The High Court order said these were discretionary allocations. It’s not clear how and why Arumugasamy was chosen.
Scroll emailed questions about the policy change to the office of J Jayalalithaa, the Chief Minister of Tamil Nadu, who was also at the helm of the state when this shift took place.
The same questionnaire was also sent to KN Venkatramanan, a retired IAS official who now works as the Principal Secretary to the Chief Minister. Related questions were sent to Arumugasamy.
In all three cases, phone calls were made to their offices informing them about the emails. In Arumugasamy’s case, a text message was sent to his mobile phone and a local reporter, who knew Tamil, spoke to him on the phone and informed him about this questionnaire. There was no response. This article will be updated if they respond.
This shift had large impacts, according to the researcher. Rival political parties’ role in sand mining came down. Inside the AIADMK, local leaders lost access to an independent source of funds, which increased their dependence on the high command. In the trade, a monopoly began to take shape.
This arrangement – of mining contractors replacing district leaders – continued even after 1996 when the AIADMK was voted out. In some cases, said the researcher, the contractors changed. “In others, existing contractors tapped folks close to the new leadership and asked them to take the contracts, saying they would do all the work in the background,” said the researcher.
Things continued like this till 2003. And then, there was a minor upheaval. That year, the AIADMK, which was back in power, nationalised sand mining.
The permit raj
The immediate trigger, said the researcher, was a 2001 High Court order. Which in turn was the result of a public interest litigation filed by PR Kuppusamy, a lawyer who challenged the government’s nod for sand mining at Mayanur, an ancient town in Karur district, located on the banks of the Cauvery. In his petition, Kuppusamy detailed widespread illegalities by sand miners. Among other things, they were using heavy earthmoving equipment, mining outside allotted quarries and driving vehicles onto the riverbed. Upholding Kuppusamy’s petition, the High Court squashed all leases granted under section 39 of Tamil Nadu’s Minor Mineral Concession Rules, which allowed the state to grant leases without an auction.
In response, on October 1, 2003, the state government decided only its Public Works Department would mine sand. As things turned out, the PWD was unable to meet demand. Said the researcher, “If Chennai needed 10,000 truck loads of sand, the PWD could supply just 200.” Construction came to a standstill. In response, the government created a new model where PWD could outsource loading of sand onto trucks to contractors.
This is how it was supposed to work: the PWD outpost at a quarry would give a sand mining permit to anyone who wants sand and the loading contractor would, after inspecting the permit, load the sand.
In practice, however, the contractors ran the show, illegally stockpiling and selling the sand. A team of the People’s Union of Civil Liberties reported after a fact-finding trip along the Palar and Cheyyar basins: “Total absence of any official of government at the quarry sites or stockpards. Locals also report that officials are seldom to be seen in the mining sites.”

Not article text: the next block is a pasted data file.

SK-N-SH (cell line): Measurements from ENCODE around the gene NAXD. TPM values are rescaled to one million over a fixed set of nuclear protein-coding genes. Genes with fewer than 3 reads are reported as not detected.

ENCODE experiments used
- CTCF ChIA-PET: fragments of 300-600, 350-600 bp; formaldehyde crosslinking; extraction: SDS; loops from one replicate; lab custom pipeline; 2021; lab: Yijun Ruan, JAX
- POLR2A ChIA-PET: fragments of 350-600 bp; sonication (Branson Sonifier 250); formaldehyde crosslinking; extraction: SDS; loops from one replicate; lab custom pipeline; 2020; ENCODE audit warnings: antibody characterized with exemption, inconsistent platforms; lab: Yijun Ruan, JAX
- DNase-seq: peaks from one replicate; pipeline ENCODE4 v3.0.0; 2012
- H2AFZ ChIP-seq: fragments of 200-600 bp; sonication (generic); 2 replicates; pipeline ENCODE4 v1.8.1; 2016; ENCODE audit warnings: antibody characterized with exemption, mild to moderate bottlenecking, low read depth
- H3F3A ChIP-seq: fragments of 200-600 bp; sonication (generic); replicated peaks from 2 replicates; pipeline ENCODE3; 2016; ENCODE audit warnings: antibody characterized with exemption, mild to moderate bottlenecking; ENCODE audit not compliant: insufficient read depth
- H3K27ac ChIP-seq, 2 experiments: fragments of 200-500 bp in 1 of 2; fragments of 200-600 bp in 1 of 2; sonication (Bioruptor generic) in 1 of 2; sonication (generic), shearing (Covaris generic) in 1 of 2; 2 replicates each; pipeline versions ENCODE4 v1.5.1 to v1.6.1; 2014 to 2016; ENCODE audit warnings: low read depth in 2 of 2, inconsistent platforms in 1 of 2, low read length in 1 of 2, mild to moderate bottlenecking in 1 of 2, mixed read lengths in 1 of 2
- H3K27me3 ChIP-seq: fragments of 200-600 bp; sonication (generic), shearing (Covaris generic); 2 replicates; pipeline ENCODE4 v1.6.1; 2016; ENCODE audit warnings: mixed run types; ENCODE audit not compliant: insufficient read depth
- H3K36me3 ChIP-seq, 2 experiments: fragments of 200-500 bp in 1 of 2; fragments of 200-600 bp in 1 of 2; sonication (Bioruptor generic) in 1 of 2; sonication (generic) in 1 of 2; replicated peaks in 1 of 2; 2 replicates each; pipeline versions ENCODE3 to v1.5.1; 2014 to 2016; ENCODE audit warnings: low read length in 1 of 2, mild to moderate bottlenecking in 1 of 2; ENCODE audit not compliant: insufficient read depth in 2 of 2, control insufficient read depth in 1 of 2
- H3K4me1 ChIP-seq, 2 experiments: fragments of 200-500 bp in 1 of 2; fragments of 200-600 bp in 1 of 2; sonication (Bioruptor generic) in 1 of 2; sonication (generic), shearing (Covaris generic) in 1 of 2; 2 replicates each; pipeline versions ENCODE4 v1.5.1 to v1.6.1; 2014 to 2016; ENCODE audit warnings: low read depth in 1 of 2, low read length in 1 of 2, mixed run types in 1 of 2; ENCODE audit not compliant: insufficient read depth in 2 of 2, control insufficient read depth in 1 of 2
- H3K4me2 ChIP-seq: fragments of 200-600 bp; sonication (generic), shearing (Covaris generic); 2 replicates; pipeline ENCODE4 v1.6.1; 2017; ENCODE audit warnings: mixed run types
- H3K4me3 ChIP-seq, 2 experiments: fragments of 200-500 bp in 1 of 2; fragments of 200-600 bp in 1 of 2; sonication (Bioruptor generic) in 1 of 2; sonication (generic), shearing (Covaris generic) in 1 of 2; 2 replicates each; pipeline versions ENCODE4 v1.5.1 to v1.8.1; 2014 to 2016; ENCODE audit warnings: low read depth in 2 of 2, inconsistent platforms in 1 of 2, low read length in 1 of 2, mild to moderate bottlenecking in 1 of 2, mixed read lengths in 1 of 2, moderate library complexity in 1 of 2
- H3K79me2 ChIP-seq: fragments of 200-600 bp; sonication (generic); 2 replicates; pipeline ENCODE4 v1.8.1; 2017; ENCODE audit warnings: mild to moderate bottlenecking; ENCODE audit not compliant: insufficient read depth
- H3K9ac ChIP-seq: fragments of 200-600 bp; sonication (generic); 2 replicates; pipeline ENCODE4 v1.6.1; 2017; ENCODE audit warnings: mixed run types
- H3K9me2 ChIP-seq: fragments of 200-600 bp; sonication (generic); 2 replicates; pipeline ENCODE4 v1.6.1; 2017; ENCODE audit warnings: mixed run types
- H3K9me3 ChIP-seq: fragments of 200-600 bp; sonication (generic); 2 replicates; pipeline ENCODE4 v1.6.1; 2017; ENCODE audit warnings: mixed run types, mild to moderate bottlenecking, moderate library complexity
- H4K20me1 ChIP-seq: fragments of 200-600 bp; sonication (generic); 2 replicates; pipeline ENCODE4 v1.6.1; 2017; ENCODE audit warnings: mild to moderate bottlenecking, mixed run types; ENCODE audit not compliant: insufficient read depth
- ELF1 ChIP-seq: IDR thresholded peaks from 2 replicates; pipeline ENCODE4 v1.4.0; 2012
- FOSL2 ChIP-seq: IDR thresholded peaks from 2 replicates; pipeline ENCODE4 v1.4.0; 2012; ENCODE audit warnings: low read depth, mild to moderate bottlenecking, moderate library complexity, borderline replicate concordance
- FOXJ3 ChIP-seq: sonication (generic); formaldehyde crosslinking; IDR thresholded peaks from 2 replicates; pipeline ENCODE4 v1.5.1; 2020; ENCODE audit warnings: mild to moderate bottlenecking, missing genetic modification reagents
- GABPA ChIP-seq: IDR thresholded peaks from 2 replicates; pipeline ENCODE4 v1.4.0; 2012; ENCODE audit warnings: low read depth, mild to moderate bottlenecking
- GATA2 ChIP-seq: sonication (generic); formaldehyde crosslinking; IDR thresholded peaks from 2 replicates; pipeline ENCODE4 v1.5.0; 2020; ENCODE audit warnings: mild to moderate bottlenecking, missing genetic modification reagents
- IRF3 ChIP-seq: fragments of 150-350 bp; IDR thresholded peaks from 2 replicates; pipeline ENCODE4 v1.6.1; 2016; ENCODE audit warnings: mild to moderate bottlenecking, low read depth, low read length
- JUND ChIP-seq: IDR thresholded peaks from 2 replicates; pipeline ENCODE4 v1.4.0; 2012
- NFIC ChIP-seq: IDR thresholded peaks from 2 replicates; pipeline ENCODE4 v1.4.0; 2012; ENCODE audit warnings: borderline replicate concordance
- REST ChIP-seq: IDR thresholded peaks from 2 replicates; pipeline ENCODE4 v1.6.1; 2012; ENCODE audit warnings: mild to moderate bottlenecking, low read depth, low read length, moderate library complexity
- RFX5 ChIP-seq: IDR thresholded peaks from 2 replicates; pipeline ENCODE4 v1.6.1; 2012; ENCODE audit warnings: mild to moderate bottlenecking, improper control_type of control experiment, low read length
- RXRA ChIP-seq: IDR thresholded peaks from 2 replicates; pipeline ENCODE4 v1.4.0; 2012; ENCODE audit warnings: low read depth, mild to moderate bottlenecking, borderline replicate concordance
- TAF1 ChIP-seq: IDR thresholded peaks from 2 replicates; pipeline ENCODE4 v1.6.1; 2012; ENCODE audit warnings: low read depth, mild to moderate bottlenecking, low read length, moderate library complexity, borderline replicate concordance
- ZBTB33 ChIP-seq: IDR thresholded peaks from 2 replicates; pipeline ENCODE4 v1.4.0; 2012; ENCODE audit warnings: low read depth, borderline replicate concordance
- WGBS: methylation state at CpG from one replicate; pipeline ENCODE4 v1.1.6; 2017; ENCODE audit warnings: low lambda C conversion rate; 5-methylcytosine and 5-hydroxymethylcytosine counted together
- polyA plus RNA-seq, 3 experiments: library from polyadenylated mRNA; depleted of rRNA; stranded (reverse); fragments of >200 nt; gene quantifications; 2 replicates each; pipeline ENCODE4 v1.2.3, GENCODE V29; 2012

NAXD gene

The researcher agreed with the assessment. “No one could get sand in return for a demand draft,” he said. “The loading contractors would move sand out of the quarry to large depots. Anyone who wanted sand had to go there, pay in cash and get a lorry loaded.”
Jayalalithaa, Arumugasamy and P Rama Mohana Rao, the Chief Secretary of Tamil Nadu, did not respond to Scroll’s questions on how the loading contractor model functioned. But, according to the PUCL member, mining continued like before. The only thing that changed, he said, was the legal basis for appointing contractors.
Both the researcher and the PUCL member see the decision to nationalise sand as a calculated move. These were no longer discretionary allocations like before. Instead, contracts would now be allotted by the PWD after auctions.
Despite the switch to auctions, said the researcher, of the 40 or so leases, between 25-30 went to Arumugasamy. The questionnaires sent to both Jayalalitha and Venkataramanan included questions about their adoption of the loading contractor model. They were specifically asked if the government wanted to change the legal basis per which sand miners were appointed. They were also asked to respond to critics’ allegation that most contracts went to Arumugasamy. There was no response.
Said the PUCL member, “The whole thing is a cartel. No one else can come in, and his bids and those from his benamis will be the lowest. Once a tender has been given, who is monitoring if the conditions are being followed?”
In 2006, Tamil Nadu voted out the AIADMK and brought back the DMK. Arumugasamy’s empire, said the researcher, shrank once more to just the Palar. Five years later, when the AIADMK won the election, the leases came back to him. Questions were sent to Jayalalithaa, Venkataramanan and Arumugamsamy asking why his sand mining business rose whenever the AIADMK came to power and fell when the party was voted out. There was no response.
This was a short-lived innings, though. According to the researcher, the contractor took an AIADMK district member as his partner. “When the party high command got to know, the district official was fired and Arumugasamy’s contract was cancelled,” said the researcher. According to him, another person, Shekhar Reddy, known to other senior leaders in the AIADMK, now does sand mining in the state. Jayalalithaa and Venkataramanan did not respond to Scroll’s questions about why the miner was changed.
The puzzle about the industry
It is an interesting trajectory. The ruling parties, paradoxically, took sand mining away from their own party workers and gave it to businessmen.
To understand why, you have to first know how the trade works.